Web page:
A Brief History
On May 13, 2023, Americans can celebrate the annual National Train Day, a day invented by Amtrak back in 2008, but cancelled for 2016 due to budget cuts!
Have you heard of any other “National” Days that have been eliminated? Trains have had it rough in recent decades and even in recent weeks. On February 3, 2023, a train carrying tanker cars of Vinyl Chloride derailed at East Palestine, Ohio and created an environmental disaster and political controversy.
Trains helped build the United States and much of the world, with a peak of railroad employees in the US of over 2 million in 1920, but only 177,000 today. Likewise, rail travel and cargo numbers have fallen precipitously, from nearly 100 billion passenger miles during World War II to around 10 billion passenger miles today, and a drop in cargo hauling from 80% of intercity tonnage in the US in the 1920’s to around 28% today.
Before the creation of a vast highway network and mass production of cars and airliners, trains were the way Americans traveled around the country, but today Amtrak is the only countrywide train service available. Small, tourist and special interest trains still exist, as do urban rapid transit systems.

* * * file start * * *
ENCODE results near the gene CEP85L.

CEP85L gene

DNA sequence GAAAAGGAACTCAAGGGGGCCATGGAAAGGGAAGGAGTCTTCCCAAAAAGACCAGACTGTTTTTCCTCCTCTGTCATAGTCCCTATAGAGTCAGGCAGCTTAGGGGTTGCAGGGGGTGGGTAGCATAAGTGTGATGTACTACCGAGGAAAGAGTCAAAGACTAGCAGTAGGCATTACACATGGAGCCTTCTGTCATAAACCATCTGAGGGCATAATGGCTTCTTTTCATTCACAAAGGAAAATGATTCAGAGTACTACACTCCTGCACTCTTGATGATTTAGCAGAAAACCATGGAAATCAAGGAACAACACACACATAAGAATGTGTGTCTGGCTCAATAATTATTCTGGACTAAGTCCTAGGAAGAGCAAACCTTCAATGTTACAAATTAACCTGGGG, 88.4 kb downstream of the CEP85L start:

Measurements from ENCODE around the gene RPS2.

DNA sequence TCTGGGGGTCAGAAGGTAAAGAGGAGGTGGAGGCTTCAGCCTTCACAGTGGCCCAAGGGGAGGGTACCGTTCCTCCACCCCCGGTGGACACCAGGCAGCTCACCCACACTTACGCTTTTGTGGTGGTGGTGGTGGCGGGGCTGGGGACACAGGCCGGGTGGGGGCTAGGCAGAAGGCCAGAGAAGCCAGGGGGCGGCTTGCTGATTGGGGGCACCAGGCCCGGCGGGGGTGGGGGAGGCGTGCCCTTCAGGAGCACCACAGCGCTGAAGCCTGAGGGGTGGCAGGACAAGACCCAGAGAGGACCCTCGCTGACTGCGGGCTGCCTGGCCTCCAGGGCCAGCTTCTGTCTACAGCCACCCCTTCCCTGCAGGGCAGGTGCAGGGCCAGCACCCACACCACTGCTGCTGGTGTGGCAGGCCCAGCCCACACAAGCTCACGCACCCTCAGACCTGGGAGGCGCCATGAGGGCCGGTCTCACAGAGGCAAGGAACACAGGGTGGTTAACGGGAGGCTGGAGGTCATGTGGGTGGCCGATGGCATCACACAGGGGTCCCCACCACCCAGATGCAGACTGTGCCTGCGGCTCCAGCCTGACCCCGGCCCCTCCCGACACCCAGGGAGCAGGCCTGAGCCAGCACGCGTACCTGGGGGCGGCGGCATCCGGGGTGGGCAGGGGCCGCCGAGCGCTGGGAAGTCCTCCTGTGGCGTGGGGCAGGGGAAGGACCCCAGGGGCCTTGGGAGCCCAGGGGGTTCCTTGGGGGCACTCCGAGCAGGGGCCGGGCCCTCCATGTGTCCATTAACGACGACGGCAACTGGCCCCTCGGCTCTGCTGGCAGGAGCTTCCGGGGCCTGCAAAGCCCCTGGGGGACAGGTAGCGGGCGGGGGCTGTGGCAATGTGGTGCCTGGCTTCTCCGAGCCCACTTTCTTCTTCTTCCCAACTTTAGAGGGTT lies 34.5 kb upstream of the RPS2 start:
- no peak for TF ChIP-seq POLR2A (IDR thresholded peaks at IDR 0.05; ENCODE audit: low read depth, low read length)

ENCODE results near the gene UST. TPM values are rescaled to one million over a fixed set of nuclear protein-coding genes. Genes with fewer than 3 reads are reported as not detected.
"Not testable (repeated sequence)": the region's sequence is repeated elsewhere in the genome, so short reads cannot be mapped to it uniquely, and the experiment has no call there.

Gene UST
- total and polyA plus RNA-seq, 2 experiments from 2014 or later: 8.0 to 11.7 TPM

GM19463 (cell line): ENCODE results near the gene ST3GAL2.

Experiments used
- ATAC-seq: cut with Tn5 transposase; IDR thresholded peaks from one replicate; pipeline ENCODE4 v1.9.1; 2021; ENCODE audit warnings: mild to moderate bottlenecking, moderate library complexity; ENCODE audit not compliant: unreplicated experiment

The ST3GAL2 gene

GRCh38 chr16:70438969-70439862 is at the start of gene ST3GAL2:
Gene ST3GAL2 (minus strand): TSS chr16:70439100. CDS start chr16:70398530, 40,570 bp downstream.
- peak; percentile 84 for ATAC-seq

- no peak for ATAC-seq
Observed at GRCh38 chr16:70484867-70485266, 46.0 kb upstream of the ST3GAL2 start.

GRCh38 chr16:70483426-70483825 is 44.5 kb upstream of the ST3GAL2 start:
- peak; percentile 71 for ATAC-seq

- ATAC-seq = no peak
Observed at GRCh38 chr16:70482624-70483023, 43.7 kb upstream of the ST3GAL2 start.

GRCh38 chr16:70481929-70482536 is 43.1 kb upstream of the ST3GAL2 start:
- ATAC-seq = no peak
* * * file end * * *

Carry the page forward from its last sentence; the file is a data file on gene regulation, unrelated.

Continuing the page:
Question for students (and subscribers): Have you ever taken a train ride of any length? If so, did you enjoy it? Please let us know in the comments section below this article.
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For more information, please see…
Gethlyn, Lucy. Train Trivia: Fun Trivia Questions with Multiple Choice Answers About Trains and Railroads. Independently published, 2021.
Williams, Frederick. Our Iron Roads: Railroad History, Construction, and Administration. CGR Publishing, 2021.
The featured image in this article, a photograph by jpmueller99 from Shenandoah Valley of VA, USA of Amtrak’s Washington DC K-9 unit giving a demonstration to the public during National Train Day 2011, is licensed under the Creative Commons Attribution 2.0 Generic license.
You can also watch video versions of this article on YouTube.